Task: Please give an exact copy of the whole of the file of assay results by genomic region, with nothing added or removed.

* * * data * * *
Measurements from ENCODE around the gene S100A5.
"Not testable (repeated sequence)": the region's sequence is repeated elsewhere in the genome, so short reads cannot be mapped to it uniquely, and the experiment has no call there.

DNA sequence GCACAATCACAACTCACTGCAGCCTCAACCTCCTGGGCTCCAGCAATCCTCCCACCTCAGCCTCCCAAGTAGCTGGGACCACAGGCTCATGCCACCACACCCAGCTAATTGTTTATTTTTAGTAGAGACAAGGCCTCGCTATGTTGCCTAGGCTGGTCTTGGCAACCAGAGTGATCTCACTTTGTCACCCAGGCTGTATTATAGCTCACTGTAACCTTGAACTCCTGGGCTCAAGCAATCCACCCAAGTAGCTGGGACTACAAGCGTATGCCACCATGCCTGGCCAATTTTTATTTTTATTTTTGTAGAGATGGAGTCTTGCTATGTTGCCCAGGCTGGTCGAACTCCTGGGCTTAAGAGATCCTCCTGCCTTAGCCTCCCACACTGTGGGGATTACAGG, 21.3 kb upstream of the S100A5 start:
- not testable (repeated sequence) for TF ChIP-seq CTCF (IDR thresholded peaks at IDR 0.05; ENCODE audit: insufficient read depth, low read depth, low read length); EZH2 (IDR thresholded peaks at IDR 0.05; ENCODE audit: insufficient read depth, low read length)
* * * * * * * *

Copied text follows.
Measurements from ENCODE around the gene S100A5.
"Not testable (repeated sequence)": the region's sequence is repeated elsewhere in the genome, so short reads cannot be mapped to it uniquely, and the experiment has no call there.

DNA sequence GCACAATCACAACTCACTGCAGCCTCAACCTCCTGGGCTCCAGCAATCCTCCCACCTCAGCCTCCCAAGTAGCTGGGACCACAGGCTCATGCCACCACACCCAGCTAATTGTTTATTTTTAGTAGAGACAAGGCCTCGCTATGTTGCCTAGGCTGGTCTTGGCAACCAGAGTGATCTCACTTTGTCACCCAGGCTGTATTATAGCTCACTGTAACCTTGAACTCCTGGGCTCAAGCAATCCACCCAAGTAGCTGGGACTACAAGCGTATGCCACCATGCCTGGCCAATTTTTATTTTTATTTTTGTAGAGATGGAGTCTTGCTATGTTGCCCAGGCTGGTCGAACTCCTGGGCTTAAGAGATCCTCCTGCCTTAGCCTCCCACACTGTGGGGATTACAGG, 21.3 kb upstream of the S100A5 start:
- not testable (repeated sequence) for TF ChIP-seq CTCF (IDR thresholded peaks at IDR 0.05; ENCODE audit: insufficient read depth, low read depth, low read length); EZH2 (IDR thresholded peaks at IDR 0.05; ENCODE audit: insufficient read depth, low read length)